The Fetch Blog

Curated reads and events for professionals

Interview: Steve Baxter of River City Labs in Brisbane — October 17, 2013

Interview: Steve Baxter of River City Labs in Brisbane

stephen-baxter

“There are some really good businesses here, but when you look at the level of activity elsewhere you can see that we’re behind the eight ball. It needs serious local and state government help and support and if they want to do that, they have to be willing to spend the money.”

Steve Baxter has been responsible for pushing the Brisbane startup scene forward through his coworking space River City Labs and supporting global movements such as Startup Weekend. It’s never a rare occurrence for Steve to dip into his own pocket to help new tech businesses flourish. The Fetch caught up with Steve about his new gaming ventures and his Brisbane perspective.

What inspired you to open River City Labs?

I have several investments, and after travelling to Sydney I saw a great example of getting support for entrepreneurs and helping them get started in an organisation called Fishburners. I came back to Brisbane and looked for Fishburners, and other similar organisations and they didn’t exist, so that was the start of it. I looked at doing it commercially as a full profit business, but to be honest it’s not a big business. So I decided to launch the business, but with a bit more philanthropy involved.

After that, did you decide to invest in the gaming space, or did you invest before River City Labs?

The games were after River City Labs. The games side, with respect to Right Pedal Studios, is a different form of investment. It’s full profit, an accelerator fund. We take advanced prototypes and we launch them into the market through funding, mentoring and production resources, in a reasonably fast way. It’s definitely different.

How many games have you released so far through Right Pedal Studios?

We just released the first game in late March. The game is called Dragon Season. It’s an endless runner game, which is currently available on the Australian Google Play Store. Hopefully in a few weeks it will be available globally on Google Play and the Apple Store. It’s been discovered by a number of people in China, even though we only released it to the Australian Android market, and it’s found its way to about thirty-four thousand installations. That was really very surprising. It wasn’t what we’d planned, but we’re now pursuing some Chinese producers, which is quite interesting.

We also have one game out as a closed beta. It is due to come out as a world-wide release in the next few weeks. There are currently three others being worked on and we’re talking to another four teams about coming in.

Have you seen any major shifts in the startup scene in Brisbane since you started River City Labs?

Since River City Labs opened its doors last year (2012), there’s been a gradual shift. I’m actually a little disappointed with the startup scene in Brisbane. I spent some time in San Francisco and I travel to Sydney four times a month on average, so when I see the startup scene in Sydney compared to Fortitude Valley, it’s completely stark.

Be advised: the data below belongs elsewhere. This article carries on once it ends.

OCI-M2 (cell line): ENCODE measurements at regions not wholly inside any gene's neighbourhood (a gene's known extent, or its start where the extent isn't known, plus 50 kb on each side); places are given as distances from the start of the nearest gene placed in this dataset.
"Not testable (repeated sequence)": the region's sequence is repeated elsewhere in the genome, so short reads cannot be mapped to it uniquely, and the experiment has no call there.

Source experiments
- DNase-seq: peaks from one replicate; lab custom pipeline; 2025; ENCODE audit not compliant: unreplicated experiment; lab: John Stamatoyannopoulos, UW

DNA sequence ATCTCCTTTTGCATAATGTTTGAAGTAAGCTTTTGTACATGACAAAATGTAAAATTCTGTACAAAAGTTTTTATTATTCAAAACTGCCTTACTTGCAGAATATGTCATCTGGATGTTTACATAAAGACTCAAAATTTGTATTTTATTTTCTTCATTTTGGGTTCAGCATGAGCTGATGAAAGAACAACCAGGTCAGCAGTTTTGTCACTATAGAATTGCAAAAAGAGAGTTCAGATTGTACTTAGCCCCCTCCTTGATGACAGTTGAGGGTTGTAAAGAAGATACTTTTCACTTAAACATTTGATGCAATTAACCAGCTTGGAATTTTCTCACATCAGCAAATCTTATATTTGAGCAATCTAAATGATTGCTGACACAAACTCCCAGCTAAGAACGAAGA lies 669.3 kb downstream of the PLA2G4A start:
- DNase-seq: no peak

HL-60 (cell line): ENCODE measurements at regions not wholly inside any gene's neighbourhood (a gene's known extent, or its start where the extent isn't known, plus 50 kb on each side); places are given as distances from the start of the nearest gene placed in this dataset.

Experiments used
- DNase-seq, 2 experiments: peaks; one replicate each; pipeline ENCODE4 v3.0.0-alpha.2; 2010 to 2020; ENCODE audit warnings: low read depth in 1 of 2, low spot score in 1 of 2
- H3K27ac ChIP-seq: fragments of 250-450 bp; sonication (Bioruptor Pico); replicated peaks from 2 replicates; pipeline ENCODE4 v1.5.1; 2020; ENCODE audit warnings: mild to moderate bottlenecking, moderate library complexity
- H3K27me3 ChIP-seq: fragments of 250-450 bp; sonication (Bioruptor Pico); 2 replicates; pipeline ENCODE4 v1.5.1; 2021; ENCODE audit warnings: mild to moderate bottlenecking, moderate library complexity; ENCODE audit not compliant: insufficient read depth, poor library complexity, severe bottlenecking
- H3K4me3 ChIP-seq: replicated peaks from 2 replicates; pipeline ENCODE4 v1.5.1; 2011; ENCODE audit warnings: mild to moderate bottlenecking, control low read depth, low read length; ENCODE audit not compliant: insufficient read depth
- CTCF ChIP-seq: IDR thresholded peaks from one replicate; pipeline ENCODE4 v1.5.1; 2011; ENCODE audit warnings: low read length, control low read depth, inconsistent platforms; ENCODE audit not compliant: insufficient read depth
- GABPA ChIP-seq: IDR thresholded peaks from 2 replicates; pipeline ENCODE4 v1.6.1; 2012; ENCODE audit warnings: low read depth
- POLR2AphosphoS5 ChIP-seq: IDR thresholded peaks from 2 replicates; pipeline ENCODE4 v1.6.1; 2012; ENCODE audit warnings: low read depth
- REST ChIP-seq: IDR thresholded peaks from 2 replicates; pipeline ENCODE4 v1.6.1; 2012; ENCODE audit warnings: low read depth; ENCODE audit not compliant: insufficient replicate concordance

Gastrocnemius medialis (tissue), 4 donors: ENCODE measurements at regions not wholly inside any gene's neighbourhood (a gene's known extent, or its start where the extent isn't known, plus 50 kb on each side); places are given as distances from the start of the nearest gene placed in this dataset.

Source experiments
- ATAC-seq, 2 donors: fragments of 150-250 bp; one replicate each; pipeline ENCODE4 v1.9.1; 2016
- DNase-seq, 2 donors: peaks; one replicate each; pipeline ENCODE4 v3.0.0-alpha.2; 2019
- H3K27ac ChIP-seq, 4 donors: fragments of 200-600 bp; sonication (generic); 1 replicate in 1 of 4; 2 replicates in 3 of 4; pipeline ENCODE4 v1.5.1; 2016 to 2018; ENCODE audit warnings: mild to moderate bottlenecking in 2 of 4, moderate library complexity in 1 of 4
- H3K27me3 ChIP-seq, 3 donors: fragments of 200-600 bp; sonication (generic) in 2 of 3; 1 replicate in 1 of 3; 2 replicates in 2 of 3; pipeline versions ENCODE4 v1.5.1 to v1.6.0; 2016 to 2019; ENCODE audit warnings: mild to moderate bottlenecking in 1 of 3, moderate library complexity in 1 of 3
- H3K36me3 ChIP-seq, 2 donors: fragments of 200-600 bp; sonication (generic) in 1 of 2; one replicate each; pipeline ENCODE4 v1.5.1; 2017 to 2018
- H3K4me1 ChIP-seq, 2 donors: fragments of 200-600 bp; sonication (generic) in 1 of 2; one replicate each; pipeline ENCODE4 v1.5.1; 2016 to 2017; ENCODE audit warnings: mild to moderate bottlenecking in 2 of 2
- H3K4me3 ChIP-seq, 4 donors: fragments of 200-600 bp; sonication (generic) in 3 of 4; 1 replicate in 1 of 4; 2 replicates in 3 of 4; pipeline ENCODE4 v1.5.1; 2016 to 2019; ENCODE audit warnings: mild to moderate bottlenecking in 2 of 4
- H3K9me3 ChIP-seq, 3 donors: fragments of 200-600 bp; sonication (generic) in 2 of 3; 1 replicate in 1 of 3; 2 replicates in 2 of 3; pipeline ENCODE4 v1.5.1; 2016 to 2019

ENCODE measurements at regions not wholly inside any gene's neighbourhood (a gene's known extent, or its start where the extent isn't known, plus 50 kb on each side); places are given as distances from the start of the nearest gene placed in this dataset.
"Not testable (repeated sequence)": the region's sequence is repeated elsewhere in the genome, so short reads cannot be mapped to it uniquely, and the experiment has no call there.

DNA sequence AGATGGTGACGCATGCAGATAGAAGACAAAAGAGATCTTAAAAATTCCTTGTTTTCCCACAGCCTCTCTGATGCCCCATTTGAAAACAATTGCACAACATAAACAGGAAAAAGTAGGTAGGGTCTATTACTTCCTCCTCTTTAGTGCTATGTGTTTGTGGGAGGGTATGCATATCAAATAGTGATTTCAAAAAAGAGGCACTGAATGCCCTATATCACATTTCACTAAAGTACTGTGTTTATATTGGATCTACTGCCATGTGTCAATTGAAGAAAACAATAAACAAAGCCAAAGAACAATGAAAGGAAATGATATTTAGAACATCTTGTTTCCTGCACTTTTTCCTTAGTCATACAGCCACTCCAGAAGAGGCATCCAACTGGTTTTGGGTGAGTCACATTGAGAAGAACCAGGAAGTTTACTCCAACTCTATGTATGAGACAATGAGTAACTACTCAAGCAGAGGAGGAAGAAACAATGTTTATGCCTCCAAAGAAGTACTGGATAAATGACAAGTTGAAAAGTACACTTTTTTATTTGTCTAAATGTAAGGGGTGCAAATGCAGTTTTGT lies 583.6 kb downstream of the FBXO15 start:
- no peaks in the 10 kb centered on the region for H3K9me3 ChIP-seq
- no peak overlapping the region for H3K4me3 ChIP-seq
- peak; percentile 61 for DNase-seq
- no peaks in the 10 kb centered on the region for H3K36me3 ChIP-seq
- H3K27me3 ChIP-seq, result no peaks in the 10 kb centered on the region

It’s been a slow growth. We were half full six weeks in, and we were half full in November last year; we’re still at about 60-65% now.

What do you think the Brisbane scene needs?

It needs a lot more people to take it seriously; it actually needs signals from Government. There has been market failure with regards to tech startup in Brisbane. There are some really good businesses here, but when you look at the level of activity elsewhere you can see that we’re behind the eight ball. It needs serious local and state government help and support and if they want to do that, they have to be willing to spend the money. It’s embarrassing when Auckland, New Zealand, have a higher angel funding rate than anywhere in Australia. That is because of direct government intervention.

How are places like NZ ahead?

In areas like matching investment funds, they invest in meetings with successful and respected entrepreneurs from the US to educate local angel groups. This was directly linked to the absolute increase in startup activity.

I’m just going to read you some statistics:

  • The number of startup incubators in the US is 1400, compared to 30 in Australia
  • The number of angel investors in Australia is 500, compared to 300,000 in the US
  • We do approximately 50 Angel deals per year, compared to 63,000 a year done in the US
  • There are eight early stage VC funds in Australia; there are 420 in the US

Do you think angel Investors lack direction, or does it take too long to get funding in Australia / people are more hesitant?

Probably all of the above, to be honest. Had Australia given birth to Facebook or Google or something along those lines, it would be a different story. But if we don’t take the initiative, we’ll never make these advances. For example, in Brisbane there are three coworking spaces/incubators – in Auckland there are six.

In the same year, Auckland recorded 45 Angel Investments per annum, while Brisbane had two. Auckland’s 40 venture capital investments trumped Brisbane’s 30, and the whole of Australia was only marginally higher at 72.

Are Brisbane startups are having to leave and go to Sydney to try to talk to Angel investors?

I am doing some work with the state government to try to prevent this. At some point in time, we have to actually understand that if this something we want to do, it’s going to cost to play. We are that far behind.

It’s a tragedy. There are a lot of issues that we’ve got to work through. But first we have to want to fix it, and put in the extra miles.

Where should they be putting their energy: sales channel or online marketing?

It depends on the type of business. There are a lot of businesses that are hesitant to spend money on sales and marketing yet still expect to gain the interest of investors. You need to do put in the effort and prove to investors that your business is a worthwhile prospect.

What turns you off a startup?

People or groups that generate an idea in the mobile tech sector, who don’t have the skills or knowledge to develop it, and expect investors to spend their money on a team to build their product. I believe in doing majority of the work yourself, and if you don’t have the knowledge or experience in the area of your idea, that you should take the time to learn and not just rely on others to do all the heavy lifting for you.